Keeping Spot Safe
Of course, the best way to keep your pet safe from injury or worse while tooling around in the car is for the window to remain closed. But who can deny their faithful companion this rapture, this hallmark of dogdom? Their delight is your delight, after all. So here are some options to help reduce those risks.
Dog Harness A dog harness fits across your pet’s chest and shoulders, creating secure points that won’t press against his throat or obstruct breathing as a traditional collar might do. These tie down points of the pet harness can be clicked into the existing seat belt in your vehicle to really stabilize your dog and limit how close he can get to the window. If this puts you on a shame spiral because it’s too limiting and raining on doggy’s parade, the pet harness may be used in tandem with some other straps to free him up a bit. Read on.
Dog Belt Best used along with the aforementioned dog harnesses, a dog seat belt is an extension to the the car, truck or SUV seat belt. While it limits how far your dog can reach out the car window, a good seat belt for dogs will also be easily adjusted to find just the right length for your dear furry friend.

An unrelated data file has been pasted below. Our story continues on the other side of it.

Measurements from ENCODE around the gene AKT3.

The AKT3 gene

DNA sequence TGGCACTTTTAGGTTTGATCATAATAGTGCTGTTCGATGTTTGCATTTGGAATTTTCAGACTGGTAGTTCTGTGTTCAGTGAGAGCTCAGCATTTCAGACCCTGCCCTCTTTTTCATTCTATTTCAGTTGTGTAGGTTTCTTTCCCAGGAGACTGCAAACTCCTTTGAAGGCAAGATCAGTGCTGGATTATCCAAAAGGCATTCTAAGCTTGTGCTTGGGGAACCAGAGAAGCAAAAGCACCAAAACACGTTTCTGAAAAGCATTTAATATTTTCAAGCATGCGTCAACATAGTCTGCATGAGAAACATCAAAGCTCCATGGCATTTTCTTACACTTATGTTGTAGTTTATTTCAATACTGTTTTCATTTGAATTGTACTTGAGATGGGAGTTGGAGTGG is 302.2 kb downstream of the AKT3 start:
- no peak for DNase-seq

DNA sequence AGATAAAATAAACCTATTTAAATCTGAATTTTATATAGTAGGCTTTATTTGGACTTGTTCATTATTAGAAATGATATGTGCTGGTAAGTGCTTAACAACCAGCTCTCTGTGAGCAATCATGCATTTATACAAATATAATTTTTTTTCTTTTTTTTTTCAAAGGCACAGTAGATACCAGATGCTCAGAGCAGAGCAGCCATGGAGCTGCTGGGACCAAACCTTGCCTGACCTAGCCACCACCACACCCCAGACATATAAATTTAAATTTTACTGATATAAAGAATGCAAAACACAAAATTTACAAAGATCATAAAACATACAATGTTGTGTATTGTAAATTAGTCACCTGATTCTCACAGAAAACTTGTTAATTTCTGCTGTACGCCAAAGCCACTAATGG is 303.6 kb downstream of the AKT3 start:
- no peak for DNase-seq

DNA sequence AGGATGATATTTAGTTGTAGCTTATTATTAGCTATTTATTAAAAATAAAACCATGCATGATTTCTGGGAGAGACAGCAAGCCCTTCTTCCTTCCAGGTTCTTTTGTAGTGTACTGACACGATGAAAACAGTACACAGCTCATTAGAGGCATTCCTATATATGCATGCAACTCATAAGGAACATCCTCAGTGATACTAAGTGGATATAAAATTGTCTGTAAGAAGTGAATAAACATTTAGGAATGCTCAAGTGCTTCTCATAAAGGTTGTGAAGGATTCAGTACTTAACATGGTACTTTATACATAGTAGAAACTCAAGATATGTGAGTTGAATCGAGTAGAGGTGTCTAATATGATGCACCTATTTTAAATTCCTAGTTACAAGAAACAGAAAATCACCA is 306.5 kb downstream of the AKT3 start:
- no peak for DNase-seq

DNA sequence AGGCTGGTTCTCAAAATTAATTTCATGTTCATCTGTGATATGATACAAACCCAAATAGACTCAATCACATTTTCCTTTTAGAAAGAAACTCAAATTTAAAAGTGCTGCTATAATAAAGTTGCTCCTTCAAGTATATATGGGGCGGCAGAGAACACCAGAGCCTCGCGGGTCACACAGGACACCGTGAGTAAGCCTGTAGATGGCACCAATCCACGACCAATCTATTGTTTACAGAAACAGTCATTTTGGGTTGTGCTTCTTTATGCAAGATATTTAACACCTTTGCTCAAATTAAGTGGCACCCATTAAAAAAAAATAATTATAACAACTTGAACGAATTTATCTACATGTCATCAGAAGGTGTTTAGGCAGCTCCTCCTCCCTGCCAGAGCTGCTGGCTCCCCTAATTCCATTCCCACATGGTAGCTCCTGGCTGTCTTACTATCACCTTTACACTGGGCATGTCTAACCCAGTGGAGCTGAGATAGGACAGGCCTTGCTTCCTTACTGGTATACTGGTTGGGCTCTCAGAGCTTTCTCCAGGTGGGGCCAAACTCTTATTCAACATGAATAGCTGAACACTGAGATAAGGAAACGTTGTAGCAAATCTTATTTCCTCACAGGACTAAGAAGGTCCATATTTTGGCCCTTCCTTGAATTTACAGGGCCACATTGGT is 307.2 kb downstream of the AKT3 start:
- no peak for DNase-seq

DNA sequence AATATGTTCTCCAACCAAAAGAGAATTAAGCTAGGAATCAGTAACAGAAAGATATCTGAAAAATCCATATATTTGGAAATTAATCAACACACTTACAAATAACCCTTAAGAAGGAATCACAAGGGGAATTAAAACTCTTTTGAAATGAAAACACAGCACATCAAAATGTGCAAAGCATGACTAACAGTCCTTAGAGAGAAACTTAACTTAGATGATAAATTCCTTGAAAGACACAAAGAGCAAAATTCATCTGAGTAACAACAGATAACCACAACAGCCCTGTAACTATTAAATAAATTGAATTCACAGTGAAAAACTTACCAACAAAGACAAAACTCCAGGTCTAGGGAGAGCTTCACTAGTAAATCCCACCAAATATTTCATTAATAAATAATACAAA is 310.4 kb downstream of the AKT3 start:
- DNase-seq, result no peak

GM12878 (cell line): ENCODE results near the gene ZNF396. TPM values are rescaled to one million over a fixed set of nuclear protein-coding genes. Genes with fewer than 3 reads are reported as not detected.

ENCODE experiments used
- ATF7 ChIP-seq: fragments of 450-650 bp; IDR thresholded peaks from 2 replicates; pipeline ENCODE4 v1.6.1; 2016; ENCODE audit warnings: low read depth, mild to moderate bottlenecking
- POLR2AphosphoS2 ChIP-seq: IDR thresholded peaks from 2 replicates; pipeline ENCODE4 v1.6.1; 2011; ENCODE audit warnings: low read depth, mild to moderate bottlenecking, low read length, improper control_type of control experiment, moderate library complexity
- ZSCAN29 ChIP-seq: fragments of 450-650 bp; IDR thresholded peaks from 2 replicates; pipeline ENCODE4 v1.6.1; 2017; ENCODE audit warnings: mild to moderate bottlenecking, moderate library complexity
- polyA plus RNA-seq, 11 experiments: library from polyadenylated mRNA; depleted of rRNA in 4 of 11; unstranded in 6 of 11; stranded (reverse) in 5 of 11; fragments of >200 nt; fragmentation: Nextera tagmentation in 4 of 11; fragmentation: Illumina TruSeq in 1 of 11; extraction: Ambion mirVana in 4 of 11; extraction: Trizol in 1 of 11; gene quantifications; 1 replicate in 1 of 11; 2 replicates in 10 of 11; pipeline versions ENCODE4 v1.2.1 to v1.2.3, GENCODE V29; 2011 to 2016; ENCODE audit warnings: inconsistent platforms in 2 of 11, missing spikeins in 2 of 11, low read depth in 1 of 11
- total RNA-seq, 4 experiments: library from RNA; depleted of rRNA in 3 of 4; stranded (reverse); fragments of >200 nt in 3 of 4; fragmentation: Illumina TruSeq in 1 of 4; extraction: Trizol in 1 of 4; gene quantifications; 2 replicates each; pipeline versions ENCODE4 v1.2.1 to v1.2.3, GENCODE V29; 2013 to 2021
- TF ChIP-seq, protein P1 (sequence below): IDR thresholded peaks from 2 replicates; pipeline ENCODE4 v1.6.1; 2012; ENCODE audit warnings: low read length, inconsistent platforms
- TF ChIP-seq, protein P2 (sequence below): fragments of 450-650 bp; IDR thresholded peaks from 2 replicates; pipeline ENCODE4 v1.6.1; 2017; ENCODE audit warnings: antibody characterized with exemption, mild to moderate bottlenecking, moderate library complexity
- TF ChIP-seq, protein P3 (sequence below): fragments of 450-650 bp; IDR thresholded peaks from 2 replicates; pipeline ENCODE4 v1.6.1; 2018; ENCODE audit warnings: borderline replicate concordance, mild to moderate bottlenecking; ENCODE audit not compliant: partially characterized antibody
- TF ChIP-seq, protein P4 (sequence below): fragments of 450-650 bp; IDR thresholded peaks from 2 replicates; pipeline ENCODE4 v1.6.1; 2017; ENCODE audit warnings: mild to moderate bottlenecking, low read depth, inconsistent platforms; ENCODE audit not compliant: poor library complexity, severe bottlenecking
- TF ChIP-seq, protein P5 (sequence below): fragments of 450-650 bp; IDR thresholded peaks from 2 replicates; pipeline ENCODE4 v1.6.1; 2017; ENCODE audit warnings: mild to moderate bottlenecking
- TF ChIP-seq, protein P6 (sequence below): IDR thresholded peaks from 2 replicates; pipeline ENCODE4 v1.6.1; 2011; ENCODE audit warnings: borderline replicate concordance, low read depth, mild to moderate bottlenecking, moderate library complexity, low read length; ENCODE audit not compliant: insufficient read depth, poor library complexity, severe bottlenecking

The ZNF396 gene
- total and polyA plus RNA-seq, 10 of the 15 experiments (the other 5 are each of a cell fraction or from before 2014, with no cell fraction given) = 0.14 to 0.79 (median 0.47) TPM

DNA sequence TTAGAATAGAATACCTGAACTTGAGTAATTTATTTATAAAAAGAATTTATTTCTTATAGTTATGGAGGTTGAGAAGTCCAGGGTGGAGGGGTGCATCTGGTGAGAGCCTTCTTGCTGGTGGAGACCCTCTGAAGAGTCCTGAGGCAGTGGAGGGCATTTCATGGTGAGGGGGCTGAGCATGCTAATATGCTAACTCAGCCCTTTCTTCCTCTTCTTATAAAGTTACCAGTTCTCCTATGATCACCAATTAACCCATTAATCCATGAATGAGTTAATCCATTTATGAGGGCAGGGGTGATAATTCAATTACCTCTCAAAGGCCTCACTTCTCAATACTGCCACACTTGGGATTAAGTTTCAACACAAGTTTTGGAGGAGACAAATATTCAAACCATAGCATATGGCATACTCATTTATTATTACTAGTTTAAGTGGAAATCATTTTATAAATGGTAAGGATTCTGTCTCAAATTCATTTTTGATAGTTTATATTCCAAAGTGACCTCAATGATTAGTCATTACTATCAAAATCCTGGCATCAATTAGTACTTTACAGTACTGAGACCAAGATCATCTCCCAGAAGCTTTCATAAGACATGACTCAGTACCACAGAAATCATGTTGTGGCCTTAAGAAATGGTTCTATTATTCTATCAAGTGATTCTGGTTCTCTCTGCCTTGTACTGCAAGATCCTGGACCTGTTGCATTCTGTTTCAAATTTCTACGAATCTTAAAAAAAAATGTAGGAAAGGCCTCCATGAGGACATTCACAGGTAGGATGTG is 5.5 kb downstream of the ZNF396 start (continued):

Dog Zip Line If you really want to provide Spot with the best of all worlds as he is chauffeured about, a zip line for your back seat is the way to go. Again, it’s ideally used with a pet harness, but a strap that extends between both windows in your back seat gives your dog the freedom to move from one side of the vehicle to the other.
Pet Barriers For some, using a barrier to keep your animal within a certain area of the vehicle (like the back seat or the cargo area in the rear of an SUV) is the best option. While this doesn’t provide the stability of securing a pet with a belt, it does improve the safety factor while driving to prevent the dog from jumping back and forth from one seat to another or even onto your lap.
There are several different styles of pet barriers for cars, depending on your make of vehicle and needs. Some, for example, are a flexible mesh design and roll up for easy storage. Others are adjustable wire mesh or even a heavier steel construction to block your dog’s access to the car or van’s rear or front seats. A vehicle pet barrier that fits bucket seats is yet another option.
One final note. Quite literally as this is being written, a car drove by with a tiny, furry face peering from the open window on the driver’s side, e.g., standing in her human’s lap. NOT cool! We need to keep those animals safe! Are you guilty of letting your pet loose in your vehicle? Would you admit to it??